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Oh wait, then again, shows like It’s Always Sunny in Philadelphia, or Workaholics inspire me too. Although It’s Always Sunny in Philadelphia isn’t sophomoric-even though it is sophomoric – ha, it’s just brilliant. There’s so much intelligence behind being silly, you know? So, I don’t know, if it makes you laugh, that’s what matters, right?

Yeah, horror-comedies tend to struggle to keep people laughing, as well as scared, so one that does like Vicious Fun, is a real achievement.

Yeah, totally

You are no stranger to acting in horror, though. As an actor, does that ever take you to dark places, or get pretty intense? How do you deal with going to that place of ‘I’m a killer now’?

Haha, I mean, I don’t know if I’m doing it wrong. But I haven’t done anything like Heath Ledger did when he did the Joker, or anything like that. I haven’t had to go under to any decompression places are anything like that. I don’t know; for me, I like to see what is on the page, I like to do what the directors say, and I like to see what I look like.

The more I look different after all the hair and make-up, the easier it is for me to separate from myself and become the character and find the permission to make the choices that I wouldn’t make in real life. I guess that is it, and then at the end of the day, the make-up and the hair is gone. I don’t see the character anymore, so it is me again. Maybe that’s the secret – ha, it’s when I start to look like myself again.

Ok, talking about makeovers, here is the big question. Is it true that blondes have more fun?

Haha, definitely; Bob is some of the most fun I’ve had in a long time, but also scary because he was so crazy. Like there is Bob’s dance scene in the film, but I’m terrified of dancing. I was more scared of that scene than anything else I have ever done in my life. I got the music maybe two weeks, three weeks, or a month ahead of schedule. So I would put it on, try and figure out some choreography by my own, self-judging the whole way through, just terrified, terrified, terrified.

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It came to the day of shooting the dance, it was just sort of like a free for all, and I had a just go with it kind of moment. You know, I think the blonde hair certainly helped bring it out of me, but it was still terrifying. I think that moment was the most fun and most scary thing for me. Because so much of Bob and that scene are so unlike me, that I had no instincts to know if I was doing it right or not.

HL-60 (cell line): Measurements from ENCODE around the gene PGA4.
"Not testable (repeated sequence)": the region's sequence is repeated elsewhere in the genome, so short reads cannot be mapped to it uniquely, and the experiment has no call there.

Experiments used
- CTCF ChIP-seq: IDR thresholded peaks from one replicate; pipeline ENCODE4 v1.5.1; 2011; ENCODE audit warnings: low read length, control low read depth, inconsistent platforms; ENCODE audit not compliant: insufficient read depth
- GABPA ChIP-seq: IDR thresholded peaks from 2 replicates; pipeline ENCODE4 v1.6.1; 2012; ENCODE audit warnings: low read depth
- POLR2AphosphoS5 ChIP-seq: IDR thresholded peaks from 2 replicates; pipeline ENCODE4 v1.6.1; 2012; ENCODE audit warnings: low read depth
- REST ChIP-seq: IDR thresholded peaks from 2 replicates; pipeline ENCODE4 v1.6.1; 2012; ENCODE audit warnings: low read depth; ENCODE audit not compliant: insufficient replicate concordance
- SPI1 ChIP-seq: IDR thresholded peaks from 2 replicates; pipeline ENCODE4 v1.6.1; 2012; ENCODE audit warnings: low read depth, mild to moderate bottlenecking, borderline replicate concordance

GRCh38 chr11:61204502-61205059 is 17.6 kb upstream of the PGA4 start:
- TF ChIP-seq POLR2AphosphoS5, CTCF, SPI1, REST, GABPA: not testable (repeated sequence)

How many takes did you end up doing for the dance scene? How long did your trauma last?

We had two takes; we only had time for that many, so the track played twice, and Cody called cut after the first playthrough. Then he took me aside and told me, “ok, we need this moment, and this moment, and this moment”, you know, telling me everything we needed for when we did the second one.

I remember talking with Jeff Maher, the DP (director of photography), because he was holding the camera for that scene, I think, and working together to get the scene right in those two takes. Yeah, so two takes, that was all the first assistant director (Scott Weatherall) would give us for the time frame.

So you mentioned remembering filming the dance scene, which leads to a question that we previously asked Cody, but we want to know your answer. What was your favourite, fun moment on set while filming Vicious Fun?

I mean, yeah, the dancing was very memorable to me. I think another, which I was just talking about earlier today, was the cop shot with Joel (Evan Marsh) on the one side and Carrie (Amber Goldfarb) on the other, and the cops where Bob is now the FBI agent with the bad fake moustache.

That was the last thing we shot, and there was something about the cop scenes that you remember. The world that the cops live in is very different to some of the other worlds that inhabit Vicious Fun, and they were a lot more ridiculous.

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I think the set was very cohesive in the sense that everyone gave each other permission for the ridiculous world and in all the adlibbing we did. If someone was doing something, that allowed someone else to do something else. So for me, not coming from a very strong improvisational background compared to Evan Marsh, or David Koechner, or even Kristopher Bowman, who was one of the cops, just watching them was great – just seeing how brilliant they could be was really fun.

Watching them go back and forth gave me permission to join in. That scene was the last one, so there was also a now or never just go for it kind of atmosphere, just have as much fun as possible.

There was also sort of that feeling of “and now the movie’s done”. So there was sort of that sense of the scene being close to your heart a bit. But I think I got to wear my heart on my sleeve and leave it all out there. Just do anything I want to do, just go for it because if not now, when?